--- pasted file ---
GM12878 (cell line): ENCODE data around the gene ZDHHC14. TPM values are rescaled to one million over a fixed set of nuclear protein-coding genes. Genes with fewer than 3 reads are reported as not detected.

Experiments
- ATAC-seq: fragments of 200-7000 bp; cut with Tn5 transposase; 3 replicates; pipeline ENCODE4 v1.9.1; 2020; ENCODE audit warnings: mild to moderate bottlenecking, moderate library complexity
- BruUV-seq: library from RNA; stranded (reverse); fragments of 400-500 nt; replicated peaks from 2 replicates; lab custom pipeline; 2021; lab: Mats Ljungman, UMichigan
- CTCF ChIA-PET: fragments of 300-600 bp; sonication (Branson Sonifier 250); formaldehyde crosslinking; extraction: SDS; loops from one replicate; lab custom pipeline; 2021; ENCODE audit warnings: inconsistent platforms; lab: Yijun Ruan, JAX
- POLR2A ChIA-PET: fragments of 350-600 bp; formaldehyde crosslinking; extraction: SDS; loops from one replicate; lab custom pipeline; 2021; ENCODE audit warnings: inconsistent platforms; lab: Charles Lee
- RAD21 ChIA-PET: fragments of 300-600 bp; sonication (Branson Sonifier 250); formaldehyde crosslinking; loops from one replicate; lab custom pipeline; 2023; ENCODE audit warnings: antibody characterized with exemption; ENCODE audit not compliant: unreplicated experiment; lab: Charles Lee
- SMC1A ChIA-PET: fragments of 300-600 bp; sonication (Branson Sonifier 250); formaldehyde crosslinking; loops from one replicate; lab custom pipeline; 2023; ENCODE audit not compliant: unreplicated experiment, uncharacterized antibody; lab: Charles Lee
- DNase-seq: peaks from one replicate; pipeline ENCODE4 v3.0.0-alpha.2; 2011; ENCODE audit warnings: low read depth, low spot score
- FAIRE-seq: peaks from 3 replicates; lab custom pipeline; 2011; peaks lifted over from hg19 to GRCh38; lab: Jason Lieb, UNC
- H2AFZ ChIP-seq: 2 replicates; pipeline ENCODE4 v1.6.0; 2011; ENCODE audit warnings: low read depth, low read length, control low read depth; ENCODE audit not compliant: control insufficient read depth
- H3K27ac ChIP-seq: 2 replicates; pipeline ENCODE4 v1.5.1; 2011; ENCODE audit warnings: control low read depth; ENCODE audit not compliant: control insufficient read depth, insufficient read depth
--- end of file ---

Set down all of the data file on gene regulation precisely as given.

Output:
GM12878 (cell line): ENCODE data around the gene ZDHHC14. TPM values are rescaled to one million over a fixed set of nuclear protein-coding genes. Genes with fewer than 3 reads are reported as not detected.

Experiments
- ATAC-seq: fragments of 200-7000 bp; cut with Tn5 transposase; 3 replicates; pipeline ENCODE4 v1.9.1; 2020; ENCODE audit warnings: mild to moderate bottlenecking, moderate library complexity
- BruUV-seq: library from RNA; stranded (reverse); fragments of 400-500 nt; replicated peaks from 2 replicates; lab custom pipeline; 2021; lab: Mats Ljungman, UMichigan
- CTCF ChIA-PET: fragments of 300-600 bp; sonication (Branson Sonifier 250); formaldehyde crosslinking; extraction: SDS; loops from one replicate; lab custom pipeline; 2021; ENCODE audit warnings: inconsistent platforms; lab: Yijun Ruan, JAX
- POLR2A ChIA-PET: fragments of 350-600 bp; formaldehyde crosslinking; extraction: SDS; loops from one replicate; lab custom pipeline; 2021; ENCODE audit warnings: inconsistent platforms; lab: Charles Lee
- RAD21 ChIA-PET: fragments of 300-600 bp; sonication (Branson Sonifier 250); formaldehyde crosslinking; loops from one replicate; lab custom pipeline; 2023; ENCODE audit warnings: antibody characterized with exemption; ENCODE audit not compliant: unreplicated experiment; lab: Charles Lee
- SMC1A ChIA-PET: fragments of 300-600 bp; sonication (Branson Sonifier 250); formaldehyde crosslinking; loops from one replicate; lab custom pipeline; 2023; ENCODE audit not compliant: unreplicated experiment, uncharacterized antibody; lab: Charles Lee
- DNase-seq: peaks from one replicate; pipeline ENCODE4 v3.0.0-alpha.2; 2011; ENCODE audit warnings: low read depth, low spot score
- FAIRE-seq: peaks from 3 replicates; lab custom pipeline; 2011; peaks lifted over from hg19 to GRCh38; lab: Jason Lieb, UNC
- H2AFZ ChIP-seq: 2 replicates; pipeline ENCODE4 v1.6.0; 2011; ENCODE audit warnings: low read depth, low read length, control low read depth; ENCODE audit not compliant: control insufficient read depth
- H3K27ac ChIP-seq: 2 replicates; pipeline ENCODE4 v1.5.1; 2011; ENCODE audit warnings: control low read depth; ENCODE audit not compliant: control insufficient read depth, insufficient read depth